Response to questions regarding conclusions reached in “Age dependence of femoral strength in white women and men”
Article first published online: 25 OCT 2010
Copyright © 2010 American Society for Bone and Mineral Research
Journal of Bone and Mineral Research
Volume 25, Issue 11, page 2542, November 2010
How to Cite
Keaveny, T. M. (2010), Response to questions regarding conclusions reached in “Age dependence of femoral strength in white women and men”. J Bone Miner Res, 25: 2542. doi: 10.1002/jbmr.231
- Issue published online: 25 OCT 2010
- Article first published online: 25 OCT 2010
- Accepted manuscript online: 2 SEP 2010 12:00AM EST
We thank the Editors for the opportunity to assess Dr. Kaufman's analysis of our data and to further expound on the clinical relevance of our findings.
Dr. Kaufman is concerned that our analysis implicitly assumes that “femoral strength as estimated by BCT is a much better quantity to estimate fracture risk than is aBMD.” He also concludes that “the implication that BCT provides superior information on bone strength and fracture risk at the proximal femur to that provided by aBMD is questionable at least based on the data provided in the article by Keaveny and colleagues.” In fact, our analysis does not address assessment of fracture risk, nor does it assume that our BCT-derived estimates of femoral strength are better at fracture risk assessment than aBMD. We were careful in our conclusions not to broach comparatives of fracture risk assessment because we had no fracture outcome data available for this cohort at the time of our analysis. Instead, the focus of this article was on the more general issue of age-related trends for the population, highlighting differences in trends for aBMD and femoral strength, and not addressing superiority of one over the other. As such, Dr. Kaufman mischaracterized our study.
In reaching his conclusions, Dr. Kaufman made several unsubstantiated statements. For example, he concluded from analysis of our data that aBMD of the femoral neck is “an excellent proxy for femoral strength.” Dr. Kaufman's argument was based on the relation between age-specific mean values between the two variables. His reported correlation was so high because, after midlife, we found that mean strength and mean aBMD both declined in an approximately linear fashion with age. By Dr. Kaufman's logic, age also would be an excellent proxy for aBMD. However, none of this speaks to the correlation for individuals, which is the relevant issue for fracture risk assessment. In a study of clinically defined postmenopausal osteoporotic women, for example, the correlation between BCT-derived strength and dual-energy X-ray absorptiometry (DXA)–derived aBMD was quite low (R2 ≈ 0.50).1 Dr. Kaufman mischaracterized our second conclusion by extrapolating his paraphrasing to comparisons of fracture risk assessment—but, in fact, we made no conclusions about fracture risk assessment or the superiority of BCT-derived femoral strength over aBMD in this regard. Dr. Kaufman's also dismissed our 3000 N cut point for femoral strength as “largely arbitrary.” Since this empirical cut point was based on prospective, fracture outcome clinical data (albeit for men),2 clearly it was not chosen arbitrarily. Mathematically, of course, one can increase the T-score cut point to match the prevalence for the strength cut point. But this has little relevance in a clinical context because increasing the T-score will compromise specificity, which is not desirable clinically, and changing the World Health Organization aBMD criteria for the definition of osteoporosis is not feasible.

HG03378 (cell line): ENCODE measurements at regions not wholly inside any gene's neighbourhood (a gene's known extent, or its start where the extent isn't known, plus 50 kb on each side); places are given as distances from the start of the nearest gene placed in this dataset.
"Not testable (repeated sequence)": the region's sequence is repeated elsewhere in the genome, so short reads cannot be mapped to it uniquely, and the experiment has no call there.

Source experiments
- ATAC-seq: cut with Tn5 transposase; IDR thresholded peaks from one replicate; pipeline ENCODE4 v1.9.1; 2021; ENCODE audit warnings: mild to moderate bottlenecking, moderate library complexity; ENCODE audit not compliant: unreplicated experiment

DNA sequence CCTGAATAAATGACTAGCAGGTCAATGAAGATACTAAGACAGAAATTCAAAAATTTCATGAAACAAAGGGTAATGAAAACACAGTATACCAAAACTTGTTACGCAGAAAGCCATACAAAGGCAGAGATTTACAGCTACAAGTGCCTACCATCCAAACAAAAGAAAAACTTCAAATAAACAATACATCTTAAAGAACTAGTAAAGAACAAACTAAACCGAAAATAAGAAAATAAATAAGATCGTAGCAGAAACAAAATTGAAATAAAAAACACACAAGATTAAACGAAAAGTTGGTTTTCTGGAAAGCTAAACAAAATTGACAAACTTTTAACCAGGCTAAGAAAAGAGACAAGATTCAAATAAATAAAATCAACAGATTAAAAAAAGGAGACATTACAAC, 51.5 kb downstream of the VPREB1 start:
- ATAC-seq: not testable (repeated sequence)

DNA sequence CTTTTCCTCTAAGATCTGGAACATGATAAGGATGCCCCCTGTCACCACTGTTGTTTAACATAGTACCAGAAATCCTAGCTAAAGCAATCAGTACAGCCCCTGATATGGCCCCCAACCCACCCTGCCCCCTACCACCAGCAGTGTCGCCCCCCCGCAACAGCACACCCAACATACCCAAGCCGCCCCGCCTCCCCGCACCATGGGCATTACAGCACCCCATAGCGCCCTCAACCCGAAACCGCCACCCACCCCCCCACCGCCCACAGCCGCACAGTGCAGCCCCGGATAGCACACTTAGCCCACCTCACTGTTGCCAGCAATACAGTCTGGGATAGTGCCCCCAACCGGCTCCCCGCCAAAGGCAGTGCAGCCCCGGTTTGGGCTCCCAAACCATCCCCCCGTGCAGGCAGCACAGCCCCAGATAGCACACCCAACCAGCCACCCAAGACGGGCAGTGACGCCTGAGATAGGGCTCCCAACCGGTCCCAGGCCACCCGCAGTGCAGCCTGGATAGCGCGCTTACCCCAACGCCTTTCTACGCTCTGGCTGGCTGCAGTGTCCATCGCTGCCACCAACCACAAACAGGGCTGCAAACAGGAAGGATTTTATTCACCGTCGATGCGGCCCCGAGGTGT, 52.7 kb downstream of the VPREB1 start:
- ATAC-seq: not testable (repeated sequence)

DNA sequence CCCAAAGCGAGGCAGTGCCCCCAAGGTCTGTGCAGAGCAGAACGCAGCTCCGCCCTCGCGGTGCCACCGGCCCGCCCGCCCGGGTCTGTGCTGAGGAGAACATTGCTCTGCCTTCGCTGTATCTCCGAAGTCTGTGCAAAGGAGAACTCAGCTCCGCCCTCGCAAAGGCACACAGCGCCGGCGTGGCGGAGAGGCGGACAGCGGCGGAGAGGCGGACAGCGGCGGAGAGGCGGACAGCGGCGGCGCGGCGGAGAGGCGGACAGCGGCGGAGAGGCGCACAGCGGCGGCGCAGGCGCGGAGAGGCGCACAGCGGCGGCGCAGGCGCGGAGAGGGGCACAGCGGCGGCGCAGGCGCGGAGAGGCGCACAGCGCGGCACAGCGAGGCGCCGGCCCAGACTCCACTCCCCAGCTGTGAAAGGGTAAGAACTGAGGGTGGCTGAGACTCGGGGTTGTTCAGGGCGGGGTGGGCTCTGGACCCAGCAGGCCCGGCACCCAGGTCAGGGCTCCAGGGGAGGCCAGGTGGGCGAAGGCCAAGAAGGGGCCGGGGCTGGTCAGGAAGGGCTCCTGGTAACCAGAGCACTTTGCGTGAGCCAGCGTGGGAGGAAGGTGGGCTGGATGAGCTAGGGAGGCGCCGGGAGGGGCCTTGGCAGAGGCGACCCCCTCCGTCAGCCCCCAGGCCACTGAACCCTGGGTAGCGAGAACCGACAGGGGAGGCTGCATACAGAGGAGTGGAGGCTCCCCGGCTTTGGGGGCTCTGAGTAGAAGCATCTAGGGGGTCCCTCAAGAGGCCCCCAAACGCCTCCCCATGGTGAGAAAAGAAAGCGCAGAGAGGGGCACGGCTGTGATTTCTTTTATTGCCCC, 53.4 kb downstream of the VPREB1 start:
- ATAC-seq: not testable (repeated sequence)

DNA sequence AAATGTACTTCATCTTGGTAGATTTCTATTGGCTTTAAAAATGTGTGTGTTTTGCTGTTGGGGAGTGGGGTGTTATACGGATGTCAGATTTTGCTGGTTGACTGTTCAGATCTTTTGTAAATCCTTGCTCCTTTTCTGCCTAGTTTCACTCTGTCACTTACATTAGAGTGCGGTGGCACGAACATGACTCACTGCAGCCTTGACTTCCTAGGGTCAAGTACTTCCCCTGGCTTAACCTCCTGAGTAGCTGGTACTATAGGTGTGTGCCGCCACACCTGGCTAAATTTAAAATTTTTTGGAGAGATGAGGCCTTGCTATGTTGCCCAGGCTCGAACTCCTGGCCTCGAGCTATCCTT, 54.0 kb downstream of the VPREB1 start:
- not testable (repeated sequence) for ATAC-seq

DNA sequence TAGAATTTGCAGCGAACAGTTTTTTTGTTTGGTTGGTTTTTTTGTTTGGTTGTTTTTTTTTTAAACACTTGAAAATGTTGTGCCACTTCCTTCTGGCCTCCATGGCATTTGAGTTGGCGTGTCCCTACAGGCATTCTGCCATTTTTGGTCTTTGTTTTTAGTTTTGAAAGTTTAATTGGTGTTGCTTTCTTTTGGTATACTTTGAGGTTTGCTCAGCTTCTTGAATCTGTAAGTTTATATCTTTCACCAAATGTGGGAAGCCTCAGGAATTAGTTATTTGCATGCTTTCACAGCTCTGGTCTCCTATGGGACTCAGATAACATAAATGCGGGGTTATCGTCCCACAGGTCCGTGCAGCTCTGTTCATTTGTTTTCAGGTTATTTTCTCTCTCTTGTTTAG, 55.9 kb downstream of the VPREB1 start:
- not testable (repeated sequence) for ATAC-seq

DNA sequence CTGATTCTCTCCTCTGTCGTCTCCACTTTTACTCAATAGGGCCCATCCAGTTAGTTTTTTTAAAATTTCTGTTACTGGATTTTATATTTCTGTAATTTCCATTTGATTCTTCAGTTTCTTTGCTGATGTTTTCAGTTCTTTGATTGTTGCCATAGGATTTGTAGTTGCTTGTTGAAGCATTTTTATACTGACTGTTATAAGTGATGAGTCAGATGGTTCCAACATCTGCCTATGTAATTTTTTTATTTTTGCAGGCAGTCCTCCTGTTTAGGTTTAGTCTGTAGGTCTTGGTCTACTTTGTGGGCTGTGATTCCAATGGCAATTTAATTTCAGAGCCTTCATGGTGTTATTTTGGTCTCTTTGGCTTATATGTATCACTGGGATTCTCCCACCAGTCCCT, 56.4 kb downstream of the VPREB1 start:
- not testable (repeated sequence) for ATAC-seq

Dr. Kaufman also questioned the relevance of our results, stating that our observation of greater changes in strength than aBMD “is of little consequence.” While this viewpoint may be reasonable from a purely mathematical perspective, the clinical implications are more nuanced. aBMD is used widely as an implicit surrogate for bone strength. In this clinical context, our results raise the issue of whether such widespread reliance on aBMD as a surrogate for bone strength may provide a misleading clinical impression that annual percent reductions in femoral strength are on the same order as in aBMD—about 0.5% to 0.7% per year (see Fig. 4 of our paper). Such a rate of loss does not appear too alarming, does not change much with aging, and probably would justify the current approach of waiting until individuals are at very high risk before commencing treatment. However, our results suggest instead that the rate of loss in strength is much greater, particularly in elderly women. This raises the possibility that too few women are being treated and too late. Thus, while our results are indeed consistent with current efforts to improve clinical fracture risk assessment, we believe that they additionally provide unique insight into effects of age on femoral strength and highlight issues central to the debate of how one might improve management of osteoporosis from a public health perspective.